Global gold demand reached 993 tonnes (t) in the third quarter of 2016, a fall of 10% compared to the same period last year according to the World Gold Council’s latest Gold Demand Trends report.
Net inflows into exchange-traded products (ETPs) helped drive a sharp increase in investment demand, but this was not enough to offset falls in other areas, notably jewellery and purchases by central banks.
Total investment demand rose 44% to 336t, with ETP inflows accounting for 146t, as investors continued to build up their strategic allocations to gold. The third successive quarter of inflows into ETPs – which were dominated by European funds – were predominantly driven by ongoing economic and geopolitical uncertainty, ahead of the US election [today] and also in Europe post the Brexit referendum decision, and in advance of various European elections next year.
These flows were further supported by relatively expensive equity valuations and low-yielding sovereign bonds. By contrast, bar and coin demand totalled 190t in Q3, down 36% year-on-year.
Alistair Hewitt, head of market intelligence at the World Gold Council, comments:“We continued to see flows into gold-backed ETPs in Q3, taking year-to-date inflows at the end of September to 725t. Institutional investors have looked to hedge against uncertainty stemming from geopolitical risk, including Brexit, the US Presidential race and the potential impact of elections in France and Germany next year. In addition, negative interest rates – a theme ever present this year – continued to underpin institutional demand.”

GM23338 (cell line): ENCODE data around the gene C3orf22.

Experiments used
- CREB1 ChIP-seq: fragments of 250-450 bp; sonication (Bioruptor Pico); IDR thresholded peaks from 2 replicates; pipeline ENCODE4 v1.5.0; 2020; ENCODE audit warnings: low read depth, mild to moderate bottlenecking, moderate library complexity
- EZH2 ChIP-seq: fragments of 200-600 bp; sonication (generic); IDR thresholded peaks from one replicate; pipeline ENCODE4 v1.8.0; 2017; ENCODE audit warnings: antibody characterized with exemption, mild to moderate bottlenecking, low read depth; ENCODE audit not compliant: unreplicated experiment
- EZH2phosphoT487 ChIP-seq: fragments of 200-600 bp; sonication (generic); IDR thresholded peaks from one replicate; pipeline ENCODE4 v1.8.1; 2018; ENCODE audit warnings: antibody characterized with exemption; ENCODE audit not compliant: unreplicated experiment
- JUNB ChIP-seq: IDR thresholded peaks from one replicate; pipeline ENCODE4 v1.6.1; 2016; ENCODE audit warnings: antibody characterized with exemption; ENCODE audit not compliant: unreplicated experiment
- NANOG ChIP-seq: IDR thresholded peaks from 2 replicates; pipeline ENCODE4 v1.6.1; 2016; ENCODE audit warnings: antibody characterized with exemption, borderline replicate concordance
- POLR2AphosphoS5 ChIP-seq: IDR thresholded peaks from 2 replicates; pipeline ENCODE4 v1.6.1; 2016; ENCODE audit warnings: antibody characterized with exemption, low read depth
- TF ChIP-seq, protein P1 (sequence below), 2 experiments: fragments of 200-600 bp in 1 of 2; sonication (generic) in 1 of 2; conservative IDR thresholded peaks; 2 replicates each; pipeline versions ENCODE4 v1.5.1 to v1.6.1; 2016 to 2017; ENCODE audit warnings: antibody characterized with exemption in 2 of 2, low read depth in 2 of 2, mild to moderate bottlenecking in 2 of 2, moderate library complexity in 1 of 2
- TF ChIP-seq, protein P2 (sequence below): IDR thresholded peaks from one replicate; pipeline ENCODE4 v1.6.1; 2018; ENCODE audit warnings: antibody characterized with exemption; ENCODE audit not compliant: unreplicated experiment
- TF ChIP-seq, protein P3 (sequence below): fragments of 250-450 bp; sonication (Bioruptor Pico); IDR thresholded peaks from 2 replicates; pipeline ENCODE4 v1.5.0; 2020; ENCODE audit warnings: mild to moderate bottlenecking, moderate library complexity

Both China and India, the world’s leading gold markets, experienced a drop in consumer demand this quarter, of 22% and 28% respectively. In China, ongoing economic uncertainty contributed to a softening in sentiment towards the precious metal, which was magnified by high gold prices and changing consumer behaviour. In India, more stringent government policies, high gold prices and a squeeze on disposable rural incomes combined to dampen consumer sentiment. These were key factors in total jewellery demand falling 21% year-on-year to 493t.
Alistair Hewitt adds: “The core physical markets of India and China continued to suffer under high prices and squeezed incomes in Q3, but it looks like Q4 may be better. Price expectations have always been a key trigger for gold purchases and consumers responded quickly to the price drop in early October. And in the case of India, the first healthy monsoon in three years will boost rural incomes, supporting demand during the festive and wedding season.”
Total mine supply reached 832t this quarter, down 4% from the 866t seen in the same quarter last year. The relative stability can be attributed to the cost cutting programmes that have been a feature over the past few years. The rising gold price also encouraged consumers to recycle their gold, generating more than 341t of supply this quarter, up 30% on the same period last year. This was particularly prevalent in India, where consumers cashed in their holdings, swelling the amount of recycled gold in the region to 39t, its highest level since Q4 2012.